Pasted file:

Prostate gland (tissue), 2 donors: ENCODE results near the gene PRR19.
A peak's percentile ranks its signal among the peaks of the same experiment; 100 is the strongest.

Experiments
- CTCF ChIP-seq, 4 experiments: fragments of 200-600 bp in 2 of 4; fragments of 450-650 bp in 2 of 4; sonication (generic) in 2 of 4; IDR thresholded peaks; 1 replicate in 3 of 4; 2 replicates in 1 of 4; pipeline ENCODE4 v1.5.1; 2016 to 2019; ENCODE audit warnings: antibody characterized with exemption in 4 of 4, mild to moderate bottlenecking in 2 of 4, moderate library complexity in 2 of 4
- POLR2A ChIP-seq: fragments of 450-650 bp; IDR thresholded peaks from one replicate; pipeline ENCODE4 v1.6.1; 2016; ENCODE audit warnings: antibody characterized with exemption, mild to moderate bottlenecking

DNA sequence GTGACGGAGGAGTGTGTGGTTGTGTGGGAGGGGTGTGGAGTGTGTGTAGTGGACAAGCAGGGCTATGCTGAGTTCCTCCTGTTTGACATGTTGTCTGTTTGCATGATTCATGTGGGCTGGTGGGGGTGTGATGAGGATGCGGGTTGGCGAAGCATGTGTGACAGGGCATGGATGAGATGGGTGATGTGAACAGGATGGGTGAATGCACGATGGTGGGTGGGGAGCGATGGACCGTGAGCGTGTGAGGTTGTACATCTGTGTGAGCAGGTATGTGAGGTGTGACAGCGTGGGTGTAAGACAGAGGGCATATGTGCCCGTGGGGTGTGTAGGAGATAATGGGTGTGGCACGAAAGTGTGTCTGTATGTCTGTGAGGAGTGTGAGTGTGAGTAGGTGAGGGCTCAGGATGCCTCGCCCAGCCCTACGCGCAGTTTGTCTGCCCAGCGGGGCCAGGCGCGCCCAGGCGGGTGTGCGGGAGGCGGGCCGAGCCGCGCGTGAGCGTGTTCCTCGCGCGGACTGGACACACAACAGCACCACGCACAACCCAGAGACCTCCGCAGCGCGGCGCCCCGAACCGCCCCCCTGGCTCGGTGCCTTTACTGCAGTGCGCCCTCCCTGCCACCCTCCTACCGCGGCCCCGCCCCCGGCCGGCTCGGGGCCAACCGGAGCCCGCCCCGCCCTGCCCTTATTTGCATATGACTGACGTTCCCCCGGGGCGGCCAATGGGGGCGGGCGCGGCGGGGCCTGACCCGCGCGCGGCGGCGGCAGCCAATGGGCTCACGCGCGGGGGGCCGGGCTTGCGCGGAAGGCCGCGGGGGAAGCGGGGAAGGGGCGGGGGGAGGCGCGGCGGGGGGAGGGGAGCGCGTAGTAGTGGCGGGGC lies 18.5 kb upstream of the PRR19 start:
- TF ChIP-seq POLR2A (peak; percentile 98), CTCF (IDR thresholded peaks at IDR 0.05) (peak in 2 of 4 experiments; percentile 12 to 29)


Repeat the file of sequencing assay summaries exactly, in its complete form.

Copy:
Prostate gland (tissue), 2 donors: ENCODE results near the gene PRR19.
A peak's percentile ranks its signal among the peaks of the same experiment; 100 is the strongest.

Experiments
- CTCF ChIP-seq, 4 experiments: fragments of 200-600 bp in 2 of 4; fragments of 450-650 bp in 2 of 4; sonication (generic) in 2 of 4; IDR thresholded peaks; 1 replicate in 3 of 4; 2 replicates in 1 of 4; pipeline ENCODE4 v1.5.1; 2016 to 2019; ENCODE audit warnings: antibody characterized with exemption in 4 of 4, mild to moderate bottlenecking in 2 of 4, moderate library complexity in 2 of 4
- POLR2A ChIP-seq: fragments of 450-650 bp; IDR thresholded peaks from one replicate; pipeline ENCODE4 v1.6.1; 2016; ENCODE audit warnings: antibody characterized with exemption, mild to moderate bottlenecking

DNA sequence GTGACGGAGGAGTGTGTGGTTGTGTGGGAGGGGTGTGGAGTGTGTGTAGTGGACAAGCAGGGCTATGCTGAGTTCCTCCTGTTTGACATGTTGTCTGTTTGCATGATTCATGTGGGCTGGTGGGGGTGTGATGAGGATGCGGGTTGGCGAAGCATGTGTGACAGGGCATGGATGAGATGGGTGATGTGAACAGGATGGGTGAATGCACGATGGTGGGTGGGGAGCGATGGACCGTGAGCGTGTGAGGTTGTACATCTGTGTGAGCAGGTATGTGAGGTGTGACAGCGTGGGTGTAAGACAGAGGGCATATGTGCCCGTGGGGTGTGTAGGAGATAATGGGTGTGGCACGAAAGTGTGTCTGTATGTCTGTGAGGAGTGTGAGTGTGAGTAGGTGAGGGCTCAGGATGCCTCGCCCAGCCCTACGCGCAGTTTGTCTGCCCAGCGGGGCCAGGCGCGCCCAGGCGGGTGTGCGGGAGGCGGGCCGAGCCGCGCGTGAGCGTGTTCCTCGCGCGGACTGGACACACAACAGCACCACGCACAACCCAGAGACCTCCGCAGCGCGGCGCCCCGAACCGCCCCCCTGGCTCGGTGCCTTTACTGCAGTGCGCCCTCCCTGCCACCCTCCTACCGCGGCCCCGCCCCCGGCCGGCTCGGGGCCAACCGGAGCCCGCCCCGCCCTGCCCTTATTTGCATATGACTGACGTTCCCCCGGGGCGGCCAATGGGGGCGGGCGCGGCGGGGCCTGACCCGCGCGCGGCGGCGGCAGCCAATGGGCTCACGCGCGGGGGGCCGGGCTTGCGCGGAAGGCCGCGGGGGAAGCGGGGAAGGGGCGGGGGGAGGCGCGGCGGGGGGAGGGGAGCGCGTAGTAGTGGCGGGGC lies 18.5 kb upstream of the PRR19 start:
- TF ChIP-seq POLR2A (peak; percentile 98), CTCF (IDR thresholded peaks at IDR 0.05) (peak in 2 of 4 experiments; percentile 12 to 29)